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do wrong? why is this happening to us? corporate has defined us as bond loss. i don't see us this way. i define us as bond gain. my daughter and i have given to society and san francisco. and i believe we have made a difference. for 10 years my daughter has worked with children with special needs. i know she made a difference in their lives, and i have worked as a legal secretary seamstress for seniors. when i became a single parent, we pay our taxes and we contribute. we love this city. we gave to it and it's been good to us. we don't want to leave. i know what corporate is saying. don't take it so personally,
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it's just business. wrong, it's very very personal. so i'm going to ask for myself, for my daughter and for the rest bmr tennants at 737. please reconsider your position and give us a break. we did not wrong. [ applause ] >> thank you. i'm so sorry, i should have announced this in the beginning. we actually do not have applause. you can do finger waves. >>supervisor jane kim: i'm going to call the next
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speakers on my speaker cards. ( calling names ) public speaker: hi, good morning. my name is amy gordon. i am with my husband caregiver. he is outside right now. he fell down the stairs. he is in tremendous stress. he would be here right now, but he's on the way to the hospital. and all his doctor is here in this city and my two children are also in school. so, i hope
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you consider us to stay-at-home. thank you. >> thank you for being here today. >> hi, my name is jamie, i have been a student, a cook, a chef in this city and happy to call it home. san francisco has been the leader in north america. a drive for success, drive for innovation and for a local california produce. this place is an amazing place for anybody in the food industry from a chef to the local culinary school of academy. i went to san francisco 3 years ago to attend culinary
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school. i began my studies in san francisco and attended their highly respected program. this program was intense, but the purpose was to prepare us for the realities of the hospitality industry today. the unfortunate reality of my industry is the compensation for the work is extremely low. an average cook wage is currently between $13-16 per hour. my job is only $16 per hour. with a city that is so expensive, it can be extremely difficult to live comfortably or even save money. which means many of my colleagues work multiple jobs myself included. there is not enough to live and work in this city. this allows me to live in this city to achieve my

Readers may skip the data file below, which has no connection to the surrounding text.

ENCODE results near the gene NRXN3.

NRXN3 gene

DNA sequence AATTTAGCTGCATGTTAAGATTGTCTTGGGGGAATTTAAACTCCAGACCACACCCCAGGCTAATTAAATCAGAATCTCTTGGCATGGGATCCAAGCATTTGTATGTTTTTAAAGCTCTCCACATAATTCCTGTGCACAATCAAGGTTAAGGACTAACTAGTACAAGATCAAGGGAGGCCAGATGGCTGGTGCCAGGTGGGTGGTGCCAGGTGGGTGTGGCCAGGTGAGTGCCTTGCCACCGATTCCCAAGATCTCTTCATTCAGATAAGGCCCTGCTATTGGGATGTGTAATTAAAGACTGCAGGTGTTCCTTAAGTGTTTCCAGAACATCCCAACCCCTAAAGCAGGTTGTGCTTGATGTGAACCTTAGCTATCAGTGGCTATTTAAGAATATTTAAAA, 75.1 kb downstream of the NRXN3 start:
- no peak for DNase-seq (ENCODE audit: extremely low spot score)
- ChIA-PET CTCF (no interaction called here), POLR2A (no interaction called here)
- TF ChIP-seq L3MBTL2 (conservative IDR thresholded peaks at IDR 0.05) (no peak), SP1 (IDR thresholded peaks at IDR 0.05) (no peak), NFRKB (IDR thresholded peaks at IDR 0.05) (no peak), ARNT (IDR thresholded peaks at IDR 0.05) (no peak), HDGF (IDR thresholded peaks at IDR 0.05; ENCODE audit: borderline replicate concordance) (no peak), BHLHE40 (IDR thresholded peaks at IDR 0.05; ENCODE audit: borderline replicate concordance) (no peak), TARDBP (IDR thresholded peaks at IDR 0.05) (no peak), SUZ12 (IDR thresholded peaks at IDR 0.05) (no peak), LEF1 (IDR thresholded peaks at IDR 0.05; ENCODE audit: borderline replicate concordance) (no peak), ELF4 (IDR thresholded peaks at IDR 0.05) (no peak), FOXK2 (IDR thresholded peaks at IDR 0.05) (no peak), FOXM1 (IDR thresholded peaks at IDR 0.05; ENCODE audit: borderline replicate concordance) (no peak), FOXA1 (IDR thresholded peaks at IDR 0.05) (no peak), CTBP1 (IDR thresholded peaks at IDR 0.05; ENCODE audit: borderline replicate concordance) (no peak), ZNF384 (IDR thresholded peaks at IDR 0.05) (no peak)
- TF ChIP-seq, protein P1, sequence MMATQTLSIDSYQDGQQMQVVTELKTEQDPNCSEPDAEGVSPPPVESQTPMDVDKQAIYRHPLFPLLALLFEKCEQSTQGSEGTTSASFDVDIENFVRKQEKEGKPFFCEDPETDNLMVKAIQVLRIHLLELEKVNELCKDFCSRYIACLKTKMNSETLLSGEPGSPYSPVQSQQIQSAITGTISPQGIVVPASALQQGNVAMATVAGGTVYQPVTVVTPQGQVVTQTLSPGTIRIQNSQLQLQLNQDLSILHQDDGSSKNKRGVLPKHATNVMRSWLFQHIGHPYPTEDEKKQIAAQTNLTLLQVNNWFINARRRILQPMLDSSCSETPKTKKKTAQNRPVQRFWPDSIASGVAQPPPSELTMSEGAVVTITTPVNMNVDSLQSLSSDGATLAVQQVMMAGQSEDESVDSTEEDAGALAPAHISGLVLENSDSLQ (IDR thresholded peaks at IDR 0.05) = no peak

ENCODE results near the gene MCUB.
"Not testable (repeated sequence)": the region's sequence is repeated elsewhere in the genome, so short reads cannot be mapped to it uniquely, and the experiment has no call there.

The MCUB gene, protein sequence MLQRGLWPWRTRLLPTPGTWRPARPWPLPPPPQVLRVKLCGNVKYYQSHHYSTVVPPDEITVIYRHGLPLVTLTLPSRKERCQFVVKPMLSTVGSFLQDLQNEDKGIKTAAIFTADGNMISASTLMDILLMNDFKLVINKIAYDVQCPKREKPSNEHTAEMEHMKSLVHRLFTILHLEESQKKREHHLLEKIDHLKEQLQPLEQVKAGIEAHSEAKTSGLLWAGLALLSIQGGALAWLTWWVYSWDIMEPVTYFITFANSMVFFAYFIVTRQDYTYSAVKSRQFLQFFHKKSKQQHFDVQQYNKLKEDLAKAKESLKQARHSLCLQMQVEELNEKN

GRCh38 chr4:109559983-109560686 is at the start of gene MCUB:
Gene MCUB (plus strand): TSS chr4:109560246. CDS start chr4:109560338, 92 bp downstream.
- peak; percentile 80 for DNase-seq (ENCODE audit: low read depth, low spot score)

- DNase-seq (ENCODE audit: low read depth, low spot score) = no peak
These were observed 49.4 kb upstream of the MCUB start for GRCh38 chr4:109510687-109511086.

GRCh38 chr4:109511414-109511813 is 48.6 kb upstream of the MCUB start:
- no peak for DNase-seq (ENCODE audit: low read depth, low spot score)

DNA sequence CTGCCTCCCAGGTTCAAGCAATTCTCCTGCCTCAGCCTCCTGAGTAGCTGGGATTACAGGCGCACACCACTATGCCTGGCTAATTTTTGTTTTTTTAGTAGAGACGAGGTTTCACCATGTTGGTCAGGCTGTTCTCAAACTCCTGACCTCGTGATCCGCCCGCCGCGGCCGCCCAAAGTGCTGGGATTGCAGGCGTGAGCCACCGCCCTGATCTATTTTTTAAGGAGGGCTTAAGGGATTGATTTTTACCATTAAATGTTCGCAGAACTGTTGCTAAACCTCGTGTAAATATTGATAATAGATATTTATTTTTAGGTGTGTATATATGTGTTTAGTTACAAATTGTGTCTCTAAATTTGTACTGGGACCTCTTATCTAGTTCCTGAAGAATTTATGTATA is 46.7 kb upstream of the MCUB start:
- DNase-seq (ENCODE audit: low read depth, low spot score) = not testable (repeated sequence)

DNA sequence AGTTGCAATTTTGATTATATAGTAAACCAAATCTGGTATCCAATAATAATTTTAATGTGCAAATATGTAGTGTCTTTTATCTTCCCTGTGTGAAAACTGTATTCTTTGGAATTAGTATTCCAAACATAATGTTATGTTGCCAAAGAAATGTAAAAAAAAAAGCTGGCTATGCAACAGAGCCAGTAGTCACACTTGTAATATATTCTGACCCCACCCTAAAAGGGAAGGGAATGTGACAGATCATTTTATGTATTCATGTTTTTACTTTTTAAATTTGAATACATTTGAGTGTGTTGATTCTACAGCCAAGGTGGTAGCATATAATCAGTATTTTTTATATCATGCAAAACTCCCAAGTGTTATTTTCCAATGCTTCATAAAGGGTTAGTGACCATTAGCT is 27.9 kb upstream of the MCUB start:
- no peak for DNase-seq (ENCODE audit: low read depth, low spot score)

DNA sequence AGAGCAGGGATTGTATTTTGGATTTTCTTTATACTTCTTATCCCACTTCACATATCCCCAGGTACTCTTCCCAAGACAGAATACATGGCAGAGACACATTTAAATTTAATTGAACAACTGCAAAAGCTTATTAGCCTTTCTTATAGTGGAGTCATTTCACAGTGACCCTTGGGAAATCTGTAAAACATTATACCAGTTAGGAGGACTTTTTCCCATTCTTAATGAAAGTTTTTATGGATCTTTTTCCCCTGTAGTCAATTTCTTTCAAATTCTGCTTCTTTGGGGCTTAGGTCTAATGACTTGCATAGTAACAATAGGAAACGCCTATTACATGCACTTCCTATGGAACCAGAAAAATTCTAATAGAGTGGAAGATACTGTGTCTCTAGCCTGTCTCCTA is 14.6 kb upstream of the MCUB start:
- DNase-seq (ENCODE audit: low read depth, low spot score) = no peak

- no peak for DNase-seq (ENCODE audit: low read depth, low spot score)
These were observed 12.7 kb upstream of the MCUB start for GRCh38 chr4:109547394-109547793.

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dreams and continue to the restaurant and hospitality that san francisco is famous for. with the removal of it, i will have to find a third job and look for a more affordable place to live in. thank you for your time. >> thank you very much for your time. public speaker: hi. my name is andrea. i have lived here at this place for 4 1/2 years. i was born and raced -- raised in san francisco. my family has been here as long as i know. my family moved in the downtown and north beach area. my mother worked at the school district for 40 years and my dad was a city champion at
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galileo high school. my family loves this city. it is my home. i remember the ferryboat, the '89 earthquake. and remember when south beach was a dilapidated warehouse. the city has changed so much in my short lifetime, however there is this rapid economic prosperity. the most notable issue is affordability. san francisco is known for is culture and diversity. yet this city is suffering housing crisis. my rent increases by almost $500 next month and 9 months later it will increase by another $500. basically
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$1,000 increase this year. i'm not a techie. i don't make six figures. just a regular middle income worker. i work as a finance analyst for 3 years. i work for habitat for humanity and been building houses for those homeless. i'm being pushed out of my home. you have to make the residents happy. second i -- sequoia wants money. >> you can finish your sentence. >> okay, i understand that sequoia needs to make their investors happy and want money. it's my understanding that the city has made an offer. >> i meant to wrap up. >> i'm on my last sentence. do what you want to do, but let people like me live in
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this 737 community. >> thank you. >> the gentleman in the front, we are going to ask you to stop applauding. public speaker: public my name is michael parker. i have lived in san francisco since 1997. i have a roommate. we have lived at post street 737 post street together ever since we have been in this city, 20 years next month. i work for a number of entities you have recognized always in this service for the betterment for the greater good in this
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city. i fear that unless we are helped i'm going to be homeless and i'm going to die on the streets. i'm uncomfortable with the fairly recent designation of myself as disabled. i'm not good at asking people for things. i'm not something i want to become used to. i really need your help here. thank you for your time. >> thank you, mr. parker. public speaker: good morning. i'm don, i have lived in the city for 25 years and i live in the castro. i thank you for your public service. your job is not easy. you deal with problems daily that the city faces.. some meetings like these are very long and open dialogue and i hope you find solutions. those are huge problems but this is not one